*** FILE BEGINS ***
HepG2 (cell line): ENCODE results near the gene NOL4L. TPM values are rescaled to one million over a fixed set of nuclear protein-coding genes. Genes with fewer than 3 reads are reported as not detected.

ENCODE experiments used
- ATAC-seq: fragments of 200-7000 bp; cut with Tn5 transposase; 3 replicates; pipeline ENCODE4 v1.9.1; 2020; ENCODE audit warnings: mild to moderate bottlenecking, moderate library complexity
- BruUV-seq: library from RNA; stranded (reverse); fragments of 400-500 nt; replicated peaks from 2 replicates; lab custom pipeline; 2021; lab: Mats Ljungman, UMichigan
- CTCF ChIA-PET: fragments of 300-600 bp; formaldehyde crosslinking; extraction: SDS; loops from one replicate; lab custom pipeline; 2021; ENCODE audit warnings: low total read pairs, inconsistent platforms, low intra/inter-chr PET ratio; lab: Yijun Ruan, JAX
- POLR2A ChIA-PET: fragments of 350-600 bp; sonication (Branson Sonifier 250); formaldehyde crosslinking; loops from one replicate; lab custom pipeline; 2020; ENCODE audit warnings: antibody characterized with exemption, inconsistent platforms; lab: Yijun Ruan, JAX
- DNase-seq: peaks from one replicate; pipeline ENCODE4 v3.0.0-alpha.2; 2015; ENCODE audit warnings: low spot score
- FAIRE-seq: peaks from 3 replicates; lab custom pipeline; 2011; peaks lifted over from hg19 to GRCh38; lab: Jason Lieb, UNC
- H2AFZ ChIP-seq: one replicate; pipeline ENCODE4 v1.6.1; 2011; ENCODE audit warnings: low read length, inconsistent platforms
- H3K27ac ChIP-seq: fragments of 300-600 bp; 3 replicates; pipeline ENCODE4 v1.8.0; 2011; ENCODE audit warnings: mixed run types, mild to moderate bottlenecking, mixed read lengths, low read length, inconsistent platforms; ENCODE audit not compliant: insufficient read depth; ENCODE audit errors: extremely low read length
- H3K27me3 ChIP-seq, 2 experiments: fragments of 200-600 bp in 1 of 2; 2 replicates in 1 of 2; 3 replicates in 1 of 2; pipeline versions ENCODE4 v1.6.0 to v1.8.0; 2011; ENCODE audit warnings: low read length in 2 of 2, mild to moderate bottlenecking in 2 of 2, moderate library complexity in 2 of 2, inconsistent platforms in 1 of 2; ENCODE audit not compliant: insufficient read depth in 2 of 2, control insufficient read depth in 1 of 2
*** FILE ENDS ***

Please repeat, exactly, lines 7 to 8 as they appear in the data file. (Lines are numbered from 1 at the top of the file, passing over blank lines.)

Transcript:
- DNase-seq: peaks from one replicate; pipeline ENCODE4 v3.0.0-alpha.2; 2015; ENCODE audit warnings: low spot score
- FAIRE-seq: peaks from 3 replicates; lab custom pipeline; 2011; peaks lifted over from hg19 to GRCh38; lab: Jason Lieb, UNC